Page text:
Digital twins hold promise, but not without a massive data headache
The digital twin market is exploding—some say to the tune of $15.66 billion by 2023, at a CAGR of almost 40%. Utilities are among many asset-intensive industries poised to benefit richly from these technologies.
Digital twins are virtual models of assets that can be used to gain both real-time and predictive insights on performance. As a platform, they can live in the cloud, and significantly reduce costs and risks associated with construction, maintenance, and performance optimization strategies. They can also enable savings through process improvement and for utilities, open the doors for new business opportunities integrating distributed energy resources (DER) such as distributed solar PV and electric vehicles.
Digital twins can also be a valuable sandbox to test the performance of real-time and edge analytics. Utilities can “deploy” the most risk-intensive forms of analytics: predictive modeling, machine learning, and artificial intelligence, without taking on much actual risk. From mitigating skeptics’ evidence of analytical “fails”, to the loss of millions of dollars caused by perverse machine learning (ML) or artificial intelligence (AI) outcomes (when an algorithm literally “learns” something incorrectly based on a false positive or faulty goal identification, for example), the potential value of a functional digital twin cannot be underestimated.
Note that I said a functional digital twin. What I mean by that is a digital twin that performs like the real, live asset, meaning that it must have the data it needs to inform it to do so. This is often where the technology falls short.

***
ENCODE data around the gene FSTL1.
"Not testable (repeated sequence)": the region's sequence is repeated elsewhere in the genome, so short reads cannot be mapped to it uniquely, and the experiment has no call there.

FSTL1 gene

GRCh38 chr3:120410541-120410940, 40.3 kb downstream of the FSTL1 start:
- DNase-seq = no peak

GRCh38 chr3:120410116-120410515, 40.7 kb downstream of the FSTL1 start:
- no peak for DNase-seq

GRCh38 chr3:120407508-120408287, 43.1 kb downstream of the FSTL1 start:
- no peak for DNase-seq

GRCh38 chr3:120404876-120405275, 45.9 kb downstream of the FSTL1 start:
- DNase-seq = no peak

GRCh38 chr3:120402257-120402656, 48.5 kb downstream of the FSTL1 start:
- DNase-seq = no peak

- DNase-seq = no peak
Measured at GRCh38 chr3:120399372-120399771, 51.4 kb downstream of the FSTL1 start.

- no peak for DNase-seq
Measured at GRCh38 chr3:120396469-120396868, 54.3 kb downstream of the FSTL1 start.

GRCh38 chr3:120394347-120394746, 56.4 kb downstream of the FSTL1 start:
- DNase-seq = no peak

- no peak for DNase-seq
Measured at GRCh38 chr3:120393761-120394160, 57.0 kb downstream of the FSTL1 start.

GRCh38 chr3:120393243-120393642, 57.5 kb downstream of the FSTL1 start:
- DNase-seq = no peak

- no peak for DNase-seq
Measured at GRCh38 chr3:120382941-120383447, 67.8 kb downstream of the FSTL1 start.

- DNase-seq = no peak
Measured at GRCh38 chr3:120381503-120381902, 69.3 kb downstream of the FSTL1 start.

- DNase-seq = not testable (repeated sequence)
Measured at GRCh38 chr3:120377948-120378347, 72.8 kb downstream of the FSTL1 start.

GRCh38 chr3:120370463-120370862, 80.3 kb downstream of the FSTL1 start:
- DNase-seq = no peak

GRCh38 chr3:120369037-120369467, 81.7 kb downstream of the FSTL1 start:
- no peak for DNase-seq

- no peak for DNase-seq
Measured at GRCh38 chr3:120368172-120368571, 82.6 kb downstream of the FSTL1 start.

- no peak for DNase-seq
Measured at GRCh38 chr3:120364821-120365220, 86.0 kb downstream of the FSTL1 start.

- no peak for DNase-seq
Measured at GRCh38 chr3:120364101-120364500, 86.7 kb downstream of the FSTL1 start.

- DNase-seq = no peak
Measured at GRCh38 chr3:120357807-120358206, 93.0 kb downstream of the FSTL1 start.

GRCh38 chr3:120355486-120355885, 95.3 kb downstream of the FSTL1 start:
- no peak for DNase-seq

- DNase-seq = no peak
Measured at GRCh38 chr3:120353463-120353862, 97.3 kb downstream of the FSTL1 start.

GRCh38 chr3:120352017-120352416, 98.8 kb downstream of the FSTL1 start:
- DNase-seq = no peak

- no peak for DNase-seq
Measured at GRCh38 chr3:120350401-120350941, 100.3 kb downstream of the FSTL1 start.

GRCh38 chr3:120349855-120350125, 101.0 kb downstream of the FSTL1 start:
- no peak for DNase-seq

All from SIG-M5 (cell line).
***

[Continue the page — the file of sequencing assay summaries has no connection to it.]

There is always an issue with data
A digital twin provides a model of an asset primarily based on its initial 3D CAD model (or something similar). It is then layered with any relevant data gathered from the system, such as SCADA, sensor, meter, and any other IoT data that might impact it. The more data the digital twin has, the more accurately performance and potential outcomes can be modeled. Likewise, the complexity multiplies with as more data streams are integrated.
But what happens when a utility would like to operate with multiple digital twins, or in the case of the electric grid, model an entire network? It’s becoming more common for strategic assets to be supplied with a digital twin right out of the box. A utility can quickly find themselves in possession of hundreds, or even thousands, of digital twins—each being fed data from just as many systems and IoT devices. The complex task of accurately informing a single digital twin will continue to be amplified by integrating multiple digital twins in a network. The effects of bad data on such a system can easily be staggering.
Furthermore, it was not that long ago that smart meters were testing the bandwidth capabilities for utilities. A digital twin scenario for a single utility will require exponentially more data from the edge. Even with an abundance of sophisticated, low-cost edge computing technologies to perform more granular analysis, data will still need to be brought home to feed the model.
Additionally, there is a lack of technology that supports data management at the edge. Many of the necessary data management functions that are required to provide useful data still need to happen at a more centralized location. According to Ovum’s 2018 ICT survey for utilities, nearly 53% of utilities ranked data management as a significant challenge (a further 33% stated that it was somewhat challenging).
This is not to say that digital twin technologies will be immensely valuable to utilities, especially in an increasingly distributed energy future. It will just be crucial to front-end investments with data management considerations.
Lauren Callaway is a Senior Content Manager at Informa.